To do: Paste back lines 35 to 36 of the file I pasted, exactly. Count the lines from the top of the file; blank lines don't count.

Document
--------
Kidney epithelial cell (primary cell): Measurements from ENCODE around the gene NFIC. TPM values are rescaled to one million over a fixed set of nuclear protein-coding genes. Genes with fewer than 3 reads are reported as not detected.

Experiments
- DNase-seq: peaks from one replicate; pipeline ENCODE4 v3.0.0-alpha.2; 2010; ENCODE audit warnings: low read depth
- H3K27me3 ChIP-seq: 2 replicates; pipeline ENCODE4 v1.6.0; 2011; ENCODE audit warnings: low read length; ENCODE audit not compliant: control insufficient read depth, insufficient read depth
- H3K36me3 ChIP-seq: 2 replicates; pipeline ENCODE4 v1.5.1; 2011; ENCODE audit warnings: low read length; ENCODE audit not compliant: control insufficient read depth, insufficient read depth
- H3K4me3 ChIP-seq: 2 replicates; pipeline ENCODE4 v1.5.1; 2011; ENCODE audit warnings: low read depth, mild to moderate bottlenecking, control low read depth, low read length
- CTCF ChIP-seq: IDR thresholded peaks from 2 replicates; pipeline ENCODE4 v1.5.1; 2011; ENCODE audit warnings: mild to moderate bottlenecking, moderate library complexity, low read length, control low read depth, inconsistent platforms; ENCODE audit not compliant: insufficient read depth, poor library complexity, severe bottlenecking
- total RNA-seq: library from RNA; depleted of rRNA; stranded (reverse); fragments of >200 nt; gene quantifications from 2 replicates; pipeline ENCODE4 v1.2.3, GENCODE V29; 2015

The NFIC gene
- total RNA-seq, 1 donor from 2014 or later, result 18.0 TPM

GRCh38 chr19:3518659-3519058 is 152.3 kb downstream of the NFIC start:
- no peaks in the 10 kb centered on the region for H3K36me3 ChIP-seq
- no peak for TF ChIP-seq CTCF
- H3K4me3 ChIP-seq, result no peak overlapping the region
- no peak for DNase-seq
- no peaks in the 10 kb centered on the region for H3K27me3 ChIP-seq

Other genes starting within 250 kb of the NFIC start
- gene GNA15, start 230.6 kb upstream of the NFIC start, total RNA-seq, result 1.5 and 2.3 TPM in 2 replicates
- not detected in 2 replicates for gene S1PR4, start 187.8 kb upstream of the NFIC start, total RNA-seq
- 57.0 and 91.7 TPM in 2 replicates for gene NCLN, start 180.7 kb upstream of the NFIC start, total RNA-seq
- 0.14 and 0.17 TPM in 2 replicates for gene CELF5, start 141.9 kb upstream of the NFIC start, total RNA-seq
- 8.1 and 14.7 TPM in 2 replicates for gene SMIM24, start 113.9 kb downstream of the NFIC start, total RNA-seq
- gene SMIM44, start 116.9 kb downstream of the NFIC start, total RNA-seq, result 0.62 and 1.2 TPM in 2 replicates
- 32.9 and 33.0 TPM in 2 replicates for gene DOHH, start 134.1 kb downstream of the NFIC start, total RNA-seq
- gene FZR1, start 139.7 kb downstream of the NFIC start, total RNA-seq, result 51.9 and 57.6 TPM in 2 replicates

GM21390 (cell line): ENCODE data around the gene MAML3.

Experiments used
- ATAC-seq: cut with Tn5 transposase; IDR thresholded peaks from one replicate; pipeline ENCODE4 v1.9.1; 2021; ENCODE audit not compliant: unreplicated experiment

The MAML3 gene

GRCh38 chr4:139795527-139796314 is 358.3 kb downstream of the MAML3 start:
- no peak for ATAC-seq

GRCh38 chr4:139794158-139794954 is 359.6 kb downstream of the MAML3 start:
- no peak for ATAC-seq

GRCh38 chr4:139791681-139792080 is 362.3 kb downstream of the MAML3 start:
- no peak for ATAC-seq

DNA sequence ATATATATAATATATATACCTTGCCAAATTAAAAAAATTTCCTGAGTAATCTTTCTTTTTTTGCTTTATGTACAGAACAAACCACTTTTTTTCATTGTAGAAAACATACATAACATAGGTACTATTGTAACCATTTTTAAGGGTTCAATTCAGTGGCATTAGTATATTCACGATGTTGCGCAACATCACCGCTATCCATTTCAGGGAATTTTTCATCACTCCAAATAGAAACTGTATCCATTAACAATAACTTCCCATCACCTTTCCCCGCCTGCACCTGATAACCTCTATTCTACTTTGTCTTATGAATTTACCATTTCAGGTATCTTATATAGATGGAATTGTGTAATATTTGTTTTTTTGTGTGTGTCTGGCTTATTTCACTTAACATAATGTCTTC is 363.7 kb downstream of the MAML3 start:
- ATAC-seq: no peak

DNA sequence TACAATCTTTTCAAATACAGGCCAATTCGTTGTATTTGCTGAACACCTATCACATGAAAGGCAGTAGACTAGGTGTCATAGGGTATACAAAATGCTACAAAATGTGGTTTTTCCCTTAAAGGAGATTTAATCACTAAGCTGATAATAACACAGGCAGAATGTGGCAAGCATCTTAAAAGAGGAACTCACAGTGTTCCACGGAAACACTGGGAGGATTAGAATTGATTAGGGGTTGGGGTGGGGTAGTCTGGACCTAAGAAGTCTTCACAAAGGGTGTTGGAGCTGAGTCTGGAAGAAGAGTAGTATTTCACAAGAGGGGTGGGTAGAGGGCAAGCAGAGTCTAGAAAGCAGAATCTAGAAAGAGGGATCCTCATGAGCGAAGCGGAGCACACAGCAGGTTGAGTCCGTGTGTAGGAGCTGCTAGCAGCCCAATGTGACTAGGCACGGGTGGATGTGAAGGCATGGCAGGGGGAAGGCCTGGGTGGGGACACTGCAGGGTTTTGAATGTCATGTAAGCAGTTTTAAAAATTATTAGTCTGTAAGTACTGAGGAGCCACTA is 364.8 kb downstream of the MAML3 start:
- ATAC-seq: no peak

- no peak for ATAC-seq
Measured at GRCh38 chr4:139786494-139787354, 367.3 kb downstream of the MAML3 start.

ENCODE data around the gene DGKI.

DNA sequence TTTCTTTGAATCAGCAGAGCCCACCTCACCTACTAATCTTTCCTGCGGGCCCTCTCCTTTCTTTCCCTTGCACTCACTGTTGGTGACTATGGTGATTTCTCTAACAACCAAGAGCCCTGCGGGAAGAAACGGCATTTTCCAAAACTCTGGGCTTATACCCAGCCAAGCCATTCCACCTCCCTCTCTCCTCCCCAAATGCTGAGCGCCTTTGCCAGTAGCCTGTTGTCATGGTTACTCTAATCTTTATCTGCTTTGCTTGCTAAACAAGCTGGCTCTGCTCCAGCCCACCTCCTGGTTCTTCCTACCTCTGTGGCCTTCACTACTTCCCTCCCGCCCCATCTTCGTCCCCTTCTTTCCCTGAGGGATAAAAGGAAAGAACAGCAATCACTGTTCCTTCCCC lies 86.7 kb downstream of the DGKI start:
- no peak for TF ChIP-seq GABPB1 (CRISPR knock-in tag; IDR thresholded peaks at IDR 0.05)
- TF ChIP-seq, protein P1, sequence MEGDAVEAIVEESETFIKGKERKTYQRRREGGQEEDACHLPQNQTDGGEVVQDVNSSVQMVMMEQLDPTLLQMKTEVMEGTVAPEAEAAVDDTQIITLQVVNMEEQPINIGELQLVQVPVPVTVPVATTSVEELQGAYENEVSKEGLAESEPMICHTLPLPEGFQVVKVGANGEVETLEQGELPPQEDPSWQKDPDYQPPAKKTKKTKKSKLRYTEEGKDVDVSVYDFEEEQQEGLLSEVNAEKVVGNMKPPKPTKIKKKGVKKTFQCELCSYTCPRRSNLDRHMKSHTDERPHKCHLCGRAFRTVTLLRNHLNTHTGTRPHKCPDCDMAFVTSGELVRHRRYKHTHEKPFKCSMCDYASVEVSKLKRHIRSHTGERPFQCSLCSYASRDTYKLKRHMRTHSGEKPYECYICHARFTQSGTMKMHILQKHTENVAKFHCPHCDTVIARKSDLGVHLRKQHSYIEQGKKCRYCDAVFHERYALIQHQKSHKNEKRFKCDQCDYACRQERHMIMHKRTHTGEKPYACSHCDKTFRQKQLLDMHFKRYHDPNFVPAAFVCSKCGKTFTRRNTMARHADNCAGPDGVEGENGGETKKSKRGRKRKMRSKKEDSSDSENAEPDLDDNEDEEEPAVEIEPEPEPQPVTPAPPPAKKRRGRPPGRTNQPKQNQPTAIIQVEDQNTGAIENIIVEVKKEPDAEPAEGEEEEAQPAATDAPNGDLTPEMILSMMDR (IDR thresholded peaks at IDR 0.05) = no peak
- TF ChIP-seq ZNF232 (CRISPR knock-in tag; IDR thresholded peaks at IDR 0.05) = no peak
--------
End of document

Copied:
- no peak for ATAC-seq

DNA sequence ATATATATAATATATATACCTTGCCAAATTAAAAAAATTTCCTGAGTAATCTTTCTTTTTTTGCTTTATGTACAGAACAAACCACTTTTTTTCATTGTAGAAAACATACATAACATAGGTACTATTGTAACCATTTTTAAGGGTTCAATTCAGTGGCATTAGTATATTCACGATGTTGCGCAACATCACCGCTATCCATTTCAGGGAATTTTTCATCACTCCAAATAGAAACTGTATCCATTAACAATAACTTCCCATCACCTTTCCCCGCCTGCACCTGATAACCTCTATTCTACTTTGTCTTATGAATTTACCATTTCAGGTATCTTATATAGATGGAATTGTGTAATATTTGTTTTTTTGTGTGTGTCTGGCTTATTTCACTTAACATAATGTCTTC is 363.7 kb downstream of the MAML3 start: